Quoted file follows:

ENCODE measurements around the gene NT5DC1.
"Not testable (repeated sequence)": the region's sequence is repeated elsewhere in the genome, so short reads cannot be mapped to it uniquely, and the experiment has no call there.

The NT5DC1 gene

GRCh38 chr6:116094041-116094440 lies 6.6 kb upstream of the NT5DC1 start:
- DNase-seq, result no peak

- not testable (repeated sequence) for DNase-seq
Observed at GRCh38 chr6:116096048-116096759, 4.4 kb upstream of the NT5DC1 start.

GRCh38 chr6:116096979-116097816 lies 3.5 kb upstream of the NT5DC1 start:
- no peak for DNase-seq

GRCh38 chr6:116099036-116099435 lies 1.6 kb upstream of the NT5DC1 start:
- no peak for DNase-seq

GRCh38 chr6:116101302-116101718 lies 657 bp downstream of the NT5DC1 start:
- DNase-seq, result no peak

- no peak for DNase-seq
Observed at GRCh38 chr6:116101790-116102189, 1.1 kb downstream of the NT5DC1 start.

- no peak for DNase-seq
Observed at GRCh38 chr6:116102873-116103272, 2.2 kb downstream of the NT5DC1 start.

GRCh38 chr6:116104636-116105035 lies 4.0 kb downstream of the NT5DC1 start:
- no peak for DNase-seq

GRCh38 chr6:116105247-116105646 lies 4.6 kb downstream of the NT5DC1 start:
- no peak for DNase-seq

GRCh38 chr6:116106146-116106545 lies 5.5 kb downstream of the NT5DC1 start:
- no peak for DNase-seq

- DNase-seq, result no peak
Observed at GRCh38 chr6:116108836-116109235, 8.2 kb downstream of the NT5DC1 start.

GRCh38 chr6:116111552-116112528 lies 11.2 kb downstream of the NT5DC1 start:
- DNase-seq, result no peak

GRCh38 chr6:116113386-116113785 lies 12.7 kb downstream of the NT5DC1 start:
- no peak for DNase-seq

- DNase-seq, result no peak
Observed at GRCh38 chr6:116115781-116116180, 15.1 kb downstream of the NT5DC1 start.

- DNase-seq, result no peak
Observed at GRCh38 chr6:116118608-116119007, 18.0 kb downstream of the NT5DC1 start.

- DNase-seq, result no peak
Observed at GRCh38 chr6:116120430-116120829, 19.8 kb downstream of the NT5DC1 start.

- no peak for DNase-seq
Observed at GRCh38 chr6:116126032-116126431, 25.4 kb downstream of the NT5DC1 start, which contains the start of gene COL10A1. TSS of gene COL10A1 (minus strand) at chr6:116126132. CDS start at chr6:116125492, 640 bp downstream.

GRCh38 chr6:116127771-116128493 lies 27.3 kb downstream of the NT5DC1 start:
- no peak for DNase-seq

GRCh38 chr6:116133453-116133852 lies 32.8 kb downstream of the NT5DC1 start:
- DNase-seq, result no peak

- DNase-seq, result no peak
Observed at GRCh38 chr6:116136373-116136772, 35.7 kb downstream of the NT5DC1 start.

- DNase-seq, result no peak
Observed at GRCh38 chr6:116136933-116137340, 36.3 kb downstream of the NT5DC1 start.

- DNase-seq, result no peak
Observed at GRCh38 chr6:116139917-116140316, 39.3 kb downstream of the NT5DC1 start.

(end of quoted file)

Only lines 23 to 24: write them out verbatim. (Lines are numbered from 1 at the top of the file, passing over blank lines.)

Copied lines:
- no peak for DNase-seq

- DNase-seq, result no peak